Top positive review
Book Review - The Digital Tsunami by Abhijit Bhaduri
4 October 2016
British historian Arnold Toynbee, in his book 'A Study of History', postulated that all of history could be written in a simple formula – challenge and response. A challenge was posed by the environment (say enemy forces or weather) and then people – individually and institutionally, came up with a response. When this response was positive and constructive, the civilization would grow. While Toynbee used this formula to explain the rise and fall of great human civilizations of the past, it can be equally applied to organizations and individuals and the challenges they face today.
Abhijit Bhaduri writes about one such challenge: ‘the digital tsunami’, referring to the unprecedented forces unleashed by digital technology. He suggests that the journey from analog to digital is not a change but a transformation, since multiple variables are changing quickly, dramatically and simultaneously. This transformation is discontinuous from the past, yet we are still operating with the old maps. We are relying on practices that were created for the analog world and that no longer work.
So, where are the maps for the digital world? Abhijit says that the new rule is that there are no rules. The only navigation tool is a compass. Instead of giving us a ‘5-step-survival-guide-for-digital’, he talks about mindsets, behaviors, structures and culture for the digital world. Abhijit urges us to go beyond the specific stories of Uber and Airbnb (fascinating as they may be) and understand what these successes tell us about the future. There is no one formula (context is key) but Abhijit reads the tea leaves to deduce some broad predictions and principles:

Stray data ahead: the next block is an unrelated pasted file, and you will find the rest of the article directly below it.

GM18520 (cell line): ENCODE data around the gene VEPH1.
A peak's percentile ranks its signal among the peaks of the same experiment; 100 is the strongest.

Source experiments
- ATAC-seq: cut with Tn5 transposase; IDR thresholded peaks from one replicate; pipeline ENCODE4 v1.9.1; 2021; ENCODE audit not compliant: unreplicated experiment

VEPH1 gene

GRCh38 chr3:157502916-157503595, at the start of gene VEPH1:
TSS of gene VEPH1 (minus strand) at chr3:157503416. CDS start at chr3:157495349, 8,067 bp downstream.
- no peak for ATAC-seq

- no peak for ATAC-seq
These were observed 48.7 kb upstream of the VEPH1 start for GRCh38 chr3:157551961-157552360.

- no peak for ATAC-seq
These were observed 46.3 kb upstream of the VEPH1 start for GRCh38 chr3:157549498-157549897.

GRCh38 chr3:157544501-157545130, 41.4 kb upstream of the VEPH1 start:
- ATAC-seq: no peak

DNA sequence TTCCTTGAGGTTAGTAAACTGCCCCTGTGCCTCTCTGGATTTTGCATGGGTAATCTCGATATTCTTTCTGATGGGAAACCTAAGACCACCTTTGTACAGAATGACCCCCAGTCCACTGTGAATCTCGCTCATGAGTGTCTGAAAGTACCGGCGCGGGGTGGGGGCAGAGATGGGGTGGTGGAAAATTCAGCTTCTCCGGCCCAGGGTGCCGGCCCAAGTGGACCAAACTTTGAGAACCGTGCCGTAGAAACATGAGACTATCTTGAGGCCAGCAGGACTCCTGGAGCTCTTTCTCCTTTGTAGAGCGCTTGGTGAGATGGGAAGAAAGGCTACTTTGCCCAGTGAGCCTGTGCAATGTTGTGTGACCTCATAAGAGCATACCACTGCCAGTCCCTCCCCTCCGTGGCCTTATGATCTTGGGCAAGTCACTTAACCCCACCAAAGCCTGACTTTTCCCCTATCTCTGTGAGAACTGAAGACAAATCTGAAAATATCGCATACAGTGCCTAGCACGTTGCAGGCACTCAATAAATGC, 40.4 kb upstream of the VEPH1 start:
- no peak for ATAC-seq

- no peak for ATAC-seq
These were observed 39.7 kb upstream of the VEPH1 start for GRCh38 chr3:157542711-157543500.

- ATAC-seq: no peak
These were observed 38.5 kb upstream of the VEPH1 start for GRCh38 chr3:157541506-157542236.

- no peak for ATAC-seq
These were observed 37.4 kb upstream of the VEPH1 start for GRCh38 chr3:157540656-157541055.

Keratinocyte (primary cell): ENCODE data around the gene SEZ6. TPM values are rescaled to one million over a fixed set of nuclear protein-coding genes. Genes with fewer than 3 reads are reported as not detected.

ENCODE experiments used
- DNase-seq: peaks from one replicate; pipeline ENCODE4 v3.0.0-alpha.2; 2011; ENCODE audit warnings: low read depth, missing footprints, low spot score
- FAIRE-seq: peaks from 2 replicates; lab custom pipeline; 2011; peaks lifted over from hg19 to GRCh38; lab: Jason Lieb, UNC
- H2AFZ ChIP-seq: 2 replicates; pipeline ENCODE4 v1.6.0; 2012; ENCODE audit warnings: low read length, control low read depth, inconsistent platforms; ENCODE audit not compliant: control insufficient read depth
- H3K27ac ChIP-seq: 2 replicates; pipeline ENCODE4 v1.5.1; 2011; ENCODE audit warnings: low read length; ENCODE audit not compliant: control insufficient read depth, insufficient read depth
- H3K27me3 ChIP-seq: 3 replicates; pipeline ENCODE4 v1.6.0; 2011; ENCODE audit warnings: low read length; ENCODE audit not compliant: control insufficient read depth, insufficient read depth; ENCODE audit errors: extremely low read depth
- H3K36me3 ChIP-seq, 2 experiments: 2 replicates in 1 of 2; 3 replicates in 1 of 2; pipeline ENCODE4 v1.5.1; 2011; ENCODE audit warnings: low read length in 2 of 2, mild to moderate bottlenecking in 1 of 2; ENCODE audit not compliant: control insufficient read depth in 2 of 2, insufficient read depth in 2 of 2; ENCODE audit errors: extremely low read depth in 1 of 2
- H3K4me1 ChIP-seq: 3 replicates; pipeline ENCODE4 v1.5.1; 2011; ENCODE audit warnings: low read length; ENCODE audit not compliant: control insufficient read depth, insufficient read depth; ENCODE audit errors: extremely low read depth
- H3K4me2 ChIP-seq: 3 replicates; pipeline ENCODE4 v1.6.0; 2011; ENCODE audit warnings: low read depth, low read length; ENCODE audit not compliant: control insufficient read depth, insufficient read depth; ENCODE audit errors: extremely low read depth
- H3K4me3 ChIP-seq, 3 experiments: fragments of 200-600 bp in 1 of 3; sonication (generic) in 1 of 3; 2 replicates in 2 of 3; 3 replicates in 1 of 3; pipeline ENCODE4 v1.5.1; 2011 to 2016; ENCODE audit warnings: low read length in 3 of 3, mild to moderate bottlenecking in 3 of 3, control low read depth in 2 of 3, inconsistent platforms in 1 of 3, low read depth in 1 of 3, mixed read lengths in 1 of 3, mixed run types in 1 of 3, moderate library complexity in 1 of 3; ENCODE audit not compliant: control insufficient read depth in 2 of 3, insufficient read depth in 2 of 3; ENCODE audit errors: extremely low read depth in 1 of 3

• For businesses: Abhijit says that digital is less about new technology and more about a new way of thinking. Digital organizations are borderless, fast, data-driven, customer-obsessed and talent-centric. They engage with customers, co-create with customers and use both their technology and culture to design a customer experience.
• For HR: With freelancers, temporary workers and robots joining the workforce, the future of work looks nothing like what we have seen so far. HR processes (such as recruitment) will continue to move to digital platforms and organizations will need to rethink learning (micro and informal), feedback (real-time and multi-source) and incentives (flexible and personalized).
• For individuals: Digital disruption will impact not just organizations but also individuals. Jobs will get automated, skills will become outdated and the only thing that will truly matter will be the ability to learn and develop niche skills.
The book is a breezy read – Abhijit writes simply and clearly, and shares stories from around the world -- from the FAANG in Silicon Valley to start-ups in Africa to innovation hubs in China and India. The breadth of examples is truly impressive – from 3D printing to synthetic biology – reflecting the diverse interests Abhijit has. The specific examples and trends in the book may get obsolete, but if we understand the underlying principles, we will be better prepared for whatever the future holds.
In addition to the broad trends and principles, Abhijit also provides useful tactical suggestions to readers (how can managers lead virtual teams, how can individuals learn by themselves etc.). The book is peppered with Sketchnotes drawn by Abhijit, which provide wonderful visual summaries of his ideas. I also found the list of tools, resources and suggestions in the appendix valuable; there are many ideas here which can be applied right away.
The Digital Tsunami is both a threat and an opportunity. The passionate self-learners will swim fast and the passive know-it-alls will sink slowly. If you want to get on the right side of history, read this book about the future and start building new habits.You have been warned!